Why digital? What digital learning can bring to your organisation

Written by Stephanie Morgan on 12 July 2019 in Features
Features

What can digital learning do for your business? Stephanie Morgan gives TJ some ideas.

Reading time: 5 minutes.

L&D has come a long way in a short space of time. As industry guru Josh Bersin neatly puts it, evolution in L&D has been ‘blindingly fast’. Within 15 years, we’ve moved away from a reliance on a one-size-fits-all approach driven by instructor-led training, to more personalised learning that happens in the flow of work, accessible 24/7.  

For many, video, mobile apps and microlearning are now well-trodden paths in the digital learning landscape, while AI, AR and VR are beginning to emerge over the horizon.

With so many tantalising ‘shiny new things’ to get our hands on, it can be tempting to dive right in. But digital learning is about far more than just tech. In reality, it’s more a way of learning than any single type of learning, requiring an organisation-wide mindset shift to be truly successful.    

This is what organisations that have reached Stage 4 in Towards Maturity’s Transformation Curve – the top 10% or ‘Top Deck’ – have achieved, encouraging a digitally-enabled sharing culture to become a ‘new learning organisation’.  

So why is it that only a handful of organisations are fully embracing digital learning?

Over recent weeks, I’ve noticed two trends emerging: firstly, a gap in understanding among L&D professionals of what digital learning can achieve and, secondly, continuing difficulty in getting stakeholder support.

Digital learning is about far more than just tech. In reality, it’s more a way of learning than any single type of learning, requiring an organisation-wide mindset shift to be truly successful.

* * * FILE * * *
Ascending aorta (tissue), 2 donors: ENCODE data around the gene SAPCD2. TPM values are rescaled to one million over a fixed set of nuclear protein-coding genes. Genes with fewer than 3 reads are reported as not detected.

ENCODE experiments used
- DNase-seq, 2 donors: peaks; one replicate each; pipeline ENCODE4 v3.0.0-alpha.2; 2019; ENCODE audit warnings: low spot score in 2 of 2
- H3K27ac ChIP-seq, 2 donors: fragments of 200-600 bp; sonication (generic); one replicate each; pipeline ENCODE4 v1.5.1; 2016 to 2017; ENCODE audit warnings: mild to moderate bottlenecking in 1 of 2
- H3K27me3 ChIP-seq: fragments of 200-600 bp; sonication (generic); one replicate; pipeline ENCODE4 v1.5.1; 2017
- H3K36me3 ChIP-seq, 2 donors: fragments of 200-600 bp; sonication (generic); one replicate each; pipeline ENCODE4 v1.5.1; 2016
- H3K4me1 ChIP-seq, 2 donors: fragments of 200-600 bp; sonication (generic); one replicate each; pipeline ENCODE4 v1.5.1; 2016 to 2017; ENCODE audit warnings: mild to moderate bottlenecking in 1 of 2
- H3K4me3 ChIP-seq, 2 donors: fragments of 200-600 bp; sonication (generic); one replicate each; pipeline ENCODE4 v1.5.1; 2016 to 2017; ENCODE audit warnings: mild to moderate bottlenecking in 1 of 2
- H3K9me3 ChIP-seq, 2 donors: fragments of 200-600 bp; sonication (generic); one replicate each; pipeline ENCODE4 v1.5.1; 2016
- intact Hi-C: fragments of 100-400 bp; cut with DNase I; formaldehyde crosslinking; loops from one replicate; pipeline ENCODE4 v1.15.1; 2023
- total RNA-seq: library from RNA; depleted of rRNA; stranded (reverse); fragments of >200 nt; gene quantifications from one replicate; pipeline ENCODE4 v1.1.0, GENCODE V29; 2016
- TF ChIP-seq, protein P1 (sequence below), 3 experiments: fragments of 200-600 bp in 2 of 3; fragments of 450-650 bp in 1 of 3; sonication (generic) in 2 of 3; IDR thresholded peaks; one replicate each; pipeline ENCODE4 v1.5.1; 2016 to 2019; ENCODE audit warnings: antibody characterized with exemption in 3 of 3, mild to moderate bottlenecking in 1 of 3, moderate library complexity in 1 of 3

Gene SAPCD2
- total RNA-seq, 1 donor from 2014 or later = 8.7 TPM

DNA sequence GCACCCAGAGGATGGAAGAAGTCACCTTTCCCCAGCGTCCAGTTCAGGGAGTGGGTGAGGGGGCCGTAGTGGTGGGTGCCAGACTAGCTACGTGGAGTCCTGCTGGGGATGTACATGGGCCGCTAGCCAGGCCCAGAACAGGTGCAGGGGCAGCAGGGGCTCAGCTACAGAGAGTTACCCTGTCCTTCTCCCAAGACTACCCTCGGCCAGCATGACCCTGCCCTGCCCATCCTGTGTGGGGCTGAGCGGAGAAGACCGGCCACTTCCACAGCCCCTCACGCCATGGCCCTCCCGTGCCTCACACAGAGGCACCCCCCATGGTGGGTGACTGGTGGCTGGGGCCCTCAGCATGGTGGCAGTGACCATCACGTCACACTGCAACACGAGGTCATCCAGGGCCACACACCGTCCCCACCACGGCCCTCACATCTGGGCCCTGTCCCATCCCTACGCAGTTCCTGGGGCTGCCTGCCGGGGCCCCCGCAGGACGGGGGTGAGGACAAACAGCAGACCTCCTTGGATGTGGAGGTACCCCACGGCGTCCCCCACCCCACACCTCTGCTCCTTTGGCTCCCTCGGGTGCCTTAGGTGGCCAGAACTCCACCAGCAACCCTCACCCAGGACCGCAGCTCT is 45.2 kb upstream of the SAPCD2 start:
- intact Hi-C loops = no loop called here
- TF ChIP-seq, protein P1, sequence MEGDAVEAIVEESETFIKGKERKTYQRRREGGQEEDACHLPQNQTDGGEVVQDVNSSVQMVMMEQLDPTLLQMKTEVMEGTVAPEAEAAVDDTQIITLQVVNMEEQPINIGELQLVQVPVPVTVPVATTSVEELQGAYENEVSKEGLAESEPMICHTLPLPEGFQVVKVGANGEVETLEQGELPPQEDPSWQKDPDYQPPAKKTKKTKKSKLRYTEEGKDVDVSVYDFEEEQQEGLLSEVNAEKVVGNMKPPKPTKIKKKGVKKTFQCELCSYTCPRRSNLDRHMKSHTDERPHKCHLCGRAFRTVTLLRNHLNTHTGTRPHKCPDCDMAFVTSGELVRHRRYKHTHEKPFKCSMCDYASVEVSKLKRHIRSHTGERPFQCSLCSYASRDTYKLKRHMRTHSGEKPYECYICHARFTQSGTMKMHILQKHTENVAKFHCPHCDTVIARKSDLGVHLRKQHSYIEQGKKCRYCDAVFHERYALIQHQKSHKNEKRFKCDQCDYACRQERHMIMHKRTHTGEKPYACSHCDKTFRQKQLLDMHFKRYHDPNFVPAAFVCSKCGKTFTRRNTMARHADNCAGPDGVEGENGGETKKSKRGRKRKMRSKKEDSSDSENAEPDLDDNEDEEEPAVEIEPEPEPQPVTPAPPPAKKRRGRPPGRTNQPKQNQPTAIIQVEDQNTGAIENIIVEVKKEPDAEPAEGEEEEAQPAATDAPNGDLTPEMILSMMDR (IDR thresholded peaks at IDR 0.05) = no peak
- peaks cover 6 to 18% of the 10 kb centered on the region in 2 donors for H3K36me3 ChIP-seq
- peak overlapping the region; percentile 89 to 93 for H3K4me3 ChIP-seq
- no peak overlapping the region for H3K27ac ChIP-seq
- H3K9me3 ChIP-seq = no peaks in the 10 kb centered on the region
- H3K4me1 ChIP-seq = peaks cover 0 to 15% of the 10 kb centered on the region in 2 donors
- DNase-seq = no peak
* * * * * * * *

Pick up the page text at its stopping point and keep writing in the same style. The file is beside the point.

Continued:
And the truth is, the two are closely related. If L&D professionals aren’t completely sold themselves on digital learning, how can they hope to win over senior leadership?

To convert digital sceptics, and help you make a compelling case for digital learning to stakeholders, I wanted to look in more detail at some of the benefits digital learning can bring – to your learners, your company culture, and ultimately to your business performance.

Engagement

Make no mistake, engagement is as high as ever on L&D leaders’ list of priorities – so much so that 93% want to increase learner engagement.

Why? It’s about far more than wanting to increase course completion rates; higher morale and productivity are the natural results of a more engaged workforce. In turn, this can influence broader business imperatives like profit margin and staff retention rates, as engaged employees are more likely to maintain strong work performance.

And the opportunity is there for L&D to be the catalyst for engagement, as today’s employees are hungrier to learn than many think, ready to embrace technology that allows them to learn in new ways.

So you need to think like a marketer to properly understand the needs and behaviours of your learners, before developing a solution that matches/aligns. What devices do learners use to access content inside and outside of work? Where and when are they most likely to engage with learning? What will your learners want to get out of the content?

For example, virtual or augmented reality can undoubtedly create immersive experiences, but if most of your workforce travels regularly and has only limited time, it may not be the most practical option.